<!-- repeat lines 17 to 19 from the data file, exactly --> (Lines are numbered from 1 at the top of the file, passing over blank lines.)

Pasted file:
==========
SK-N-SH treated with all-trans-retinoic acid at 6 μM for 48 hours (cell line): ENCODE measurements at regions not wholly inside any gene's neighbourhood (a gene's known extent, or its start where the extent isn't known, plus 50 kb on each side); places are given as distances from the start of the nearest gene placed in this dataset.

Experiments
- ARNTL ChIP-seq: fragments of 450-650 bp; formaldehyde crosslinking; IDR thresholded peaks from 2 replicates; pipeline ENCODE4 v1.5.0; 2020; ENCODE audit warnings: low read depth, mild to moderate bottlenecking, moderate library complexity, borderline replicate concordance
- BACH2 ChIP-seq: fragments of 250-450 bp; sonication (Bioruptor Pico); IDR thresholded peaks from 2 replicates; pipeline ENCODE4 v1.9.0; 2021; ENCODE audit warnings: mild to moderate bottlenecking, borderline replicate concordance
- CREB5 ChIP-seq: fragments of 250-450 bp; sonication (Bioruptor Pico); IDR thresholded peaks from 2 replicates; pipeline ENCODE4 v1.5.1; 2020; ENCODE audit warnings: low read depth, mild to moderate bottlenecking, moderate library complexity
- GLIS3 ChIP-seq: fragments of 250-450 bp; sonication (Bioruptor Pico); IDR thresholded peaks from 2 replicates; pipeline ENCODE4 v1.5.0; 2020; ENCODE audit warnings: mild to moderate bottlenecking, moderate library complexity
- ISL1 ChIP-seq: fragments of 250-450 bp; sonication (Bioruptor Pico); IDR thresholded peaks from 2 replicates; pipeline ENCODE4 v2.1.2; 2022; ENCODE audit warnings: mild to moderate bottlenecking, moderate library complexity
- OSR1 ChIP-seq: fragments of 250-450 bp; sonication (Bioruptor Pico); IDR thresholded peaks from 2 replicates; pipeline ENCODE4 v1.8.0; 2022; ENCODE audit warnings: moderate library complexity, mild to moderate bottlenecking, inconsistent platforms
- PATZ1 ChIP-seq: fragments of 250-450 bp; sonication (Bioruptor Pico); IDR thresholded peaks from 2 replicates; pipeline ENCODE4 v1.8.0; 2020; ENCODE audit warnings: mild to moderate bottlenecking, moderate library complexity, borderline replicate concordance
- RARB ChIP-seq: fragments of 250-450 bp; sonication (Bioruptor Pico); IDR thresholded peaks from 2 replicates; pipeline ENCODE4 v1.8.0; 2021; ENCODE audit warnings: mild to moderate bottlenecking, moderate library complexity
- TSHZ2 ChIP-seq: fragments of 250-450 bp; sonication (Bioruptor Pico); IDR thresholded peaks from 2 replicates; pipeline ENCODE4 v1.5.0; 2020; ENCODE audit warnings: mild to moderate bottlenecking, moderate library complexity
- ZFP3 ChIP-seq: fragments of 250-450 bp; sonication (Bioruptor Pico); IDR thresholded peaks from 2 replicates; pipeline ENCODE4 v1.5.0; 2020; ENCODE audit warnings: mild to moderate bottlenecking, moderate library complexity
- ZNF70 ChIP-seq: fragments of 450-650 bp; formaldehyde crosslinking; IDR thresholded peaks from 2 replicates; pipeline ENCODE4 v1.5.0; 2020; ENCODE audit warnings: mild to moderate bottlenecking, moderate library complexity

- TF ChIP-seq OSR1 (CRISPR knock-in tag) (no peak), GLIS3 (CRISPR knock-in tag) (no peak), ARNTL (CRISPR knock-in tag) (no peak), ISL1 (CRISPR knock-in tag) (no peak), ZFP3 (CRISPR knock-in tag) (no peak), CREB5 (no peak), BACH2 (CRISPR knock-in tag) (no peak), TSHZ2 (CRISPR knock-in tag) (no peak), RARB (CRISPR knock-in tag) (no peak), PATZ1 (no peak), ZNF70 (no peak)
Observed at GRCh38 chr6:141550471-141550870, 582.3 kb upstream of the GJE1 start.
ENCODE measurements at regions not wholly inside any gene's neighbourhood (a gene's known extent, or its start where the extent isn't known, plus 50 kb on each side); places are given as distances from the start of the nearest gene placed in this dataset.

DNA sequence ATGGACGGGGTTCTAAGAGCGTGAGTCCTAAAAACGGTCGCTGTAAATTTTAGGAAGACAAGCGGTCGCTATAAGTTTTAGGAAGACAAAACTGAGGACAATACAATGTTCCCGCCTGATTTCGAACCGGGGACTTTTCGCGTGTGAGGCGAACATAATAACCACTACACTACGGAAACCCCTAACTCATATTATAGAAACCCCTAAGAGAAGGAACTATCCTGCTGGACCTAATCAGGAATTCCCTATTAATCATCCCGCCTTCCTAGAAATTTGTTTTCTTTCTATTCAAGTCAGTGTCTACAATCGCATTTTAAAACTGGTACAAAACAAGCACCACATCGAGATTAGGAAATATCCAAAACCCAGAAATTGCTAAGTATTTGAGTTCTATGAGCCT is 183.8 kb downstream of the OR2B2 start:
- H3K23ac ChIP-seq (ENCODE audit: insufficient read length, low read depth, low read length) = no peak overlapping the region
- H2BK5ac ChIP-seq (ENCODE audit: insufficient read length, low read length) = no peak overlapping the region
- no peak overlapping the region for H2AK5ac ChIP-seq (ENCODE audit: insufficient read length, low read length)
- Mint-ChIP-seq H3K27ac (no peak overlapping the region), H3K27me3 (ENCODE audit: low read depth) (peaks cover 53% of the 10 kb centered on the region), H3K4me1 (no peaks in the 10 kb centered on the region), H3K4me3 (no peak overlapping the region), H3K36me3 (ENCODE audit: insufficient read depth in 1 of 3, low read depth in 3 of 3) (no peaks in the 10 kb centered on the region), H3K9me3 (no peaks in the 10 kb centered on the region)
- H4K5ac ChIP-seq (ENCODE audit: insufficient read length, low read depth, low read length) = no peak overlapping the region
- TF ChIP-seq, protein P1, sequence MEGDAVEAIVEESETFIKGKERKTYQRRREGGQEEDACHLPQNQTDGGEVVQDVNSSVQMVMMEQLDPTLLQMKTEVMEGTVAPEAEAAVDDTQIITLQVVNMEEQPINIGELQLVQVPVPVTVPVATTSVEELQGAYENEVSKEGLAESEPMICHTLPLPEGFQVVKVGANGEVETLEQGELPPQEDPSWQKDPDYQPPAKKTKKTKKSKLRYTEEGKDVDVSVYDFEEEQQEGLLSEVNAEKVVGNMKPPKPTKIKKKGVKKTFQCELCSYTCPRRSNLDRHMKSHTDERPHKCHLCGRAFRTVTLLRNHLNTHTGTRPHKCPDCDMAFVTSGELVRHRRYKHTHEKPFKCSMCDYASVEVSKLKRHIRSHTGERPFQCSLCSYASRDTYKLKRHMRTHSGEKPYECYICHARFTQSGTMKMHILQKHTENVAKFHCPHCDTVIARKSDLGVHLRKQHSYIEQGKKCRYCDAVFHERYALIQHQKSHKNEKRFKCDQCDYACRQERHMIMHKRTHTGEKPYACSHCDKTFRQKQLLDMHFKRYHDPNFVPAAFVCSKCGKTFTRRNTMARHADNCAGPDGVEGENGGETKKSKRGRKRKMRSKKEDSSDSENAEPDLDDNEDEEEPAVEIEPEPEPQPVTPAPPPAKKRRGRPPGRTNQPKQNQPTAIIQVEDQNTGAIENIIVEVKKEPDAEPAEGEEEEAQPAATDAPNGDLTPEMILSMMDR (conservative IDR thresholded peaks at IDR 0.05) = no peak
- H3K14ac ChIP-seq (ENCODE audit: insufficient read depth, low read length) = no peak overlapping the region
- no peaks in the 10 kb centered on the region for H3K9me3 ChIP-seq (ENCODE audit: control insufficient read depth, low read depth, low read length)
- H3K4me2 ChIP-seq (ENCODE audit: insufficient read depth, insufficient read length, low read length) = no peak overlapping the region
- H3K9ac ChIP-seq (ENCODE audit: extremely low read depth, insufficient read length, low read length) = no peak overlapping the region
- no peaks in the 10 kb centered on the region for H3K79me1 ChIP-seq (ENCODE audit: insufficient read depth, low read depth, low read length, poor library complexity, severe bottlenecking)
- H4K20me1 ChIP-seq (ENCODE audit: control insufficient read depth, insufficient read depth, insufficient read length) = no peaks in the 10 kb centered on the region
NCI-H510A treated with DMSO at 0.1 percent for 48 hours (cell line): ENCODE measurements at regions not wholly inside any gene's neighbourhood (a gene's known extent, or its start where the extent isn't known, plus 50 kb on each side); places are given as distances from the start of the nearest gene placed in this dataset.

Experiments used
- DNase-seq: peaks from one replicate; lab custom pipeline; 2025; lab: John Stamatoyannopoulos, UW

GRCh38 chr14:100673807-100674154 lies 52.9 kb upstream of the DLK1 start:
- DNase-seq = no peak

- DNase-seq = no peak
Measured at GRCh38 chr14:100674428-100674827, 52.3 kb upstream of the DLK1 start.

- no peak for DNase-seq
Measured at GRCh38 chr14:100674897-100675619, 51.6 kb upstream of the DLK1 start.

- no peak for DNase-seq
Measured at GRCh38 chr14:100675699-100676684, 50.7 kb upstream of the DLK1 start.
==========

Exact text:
DNA sequence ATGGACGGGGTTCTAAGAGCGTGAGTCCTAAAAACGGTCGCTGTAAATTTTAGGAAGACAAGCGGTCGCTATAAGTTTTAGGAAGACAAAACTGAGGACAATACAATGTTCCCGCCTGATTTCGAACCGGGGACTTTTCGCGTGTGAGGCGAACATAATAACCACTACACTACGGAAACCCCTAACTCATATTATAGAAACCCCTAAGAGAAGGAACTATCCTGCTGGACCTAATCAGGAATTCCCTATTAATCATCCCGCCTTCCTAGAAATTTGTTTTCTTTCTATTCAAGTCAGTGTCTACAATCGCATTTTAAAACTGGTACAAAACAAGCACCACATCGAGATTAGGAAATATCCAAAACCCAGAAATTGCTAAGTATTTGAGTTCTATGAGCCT is 183.8 kb downstream of the OR2B2 start:
- H3K23ac ChIP-seq (ENCODE audit: insufficient read length, low read depth, low read length) = no peak overlapping the region
- H2BK5ac ChIP-seq (ENCODE audit: insufficient read length, low read length) = no peak overlapping the region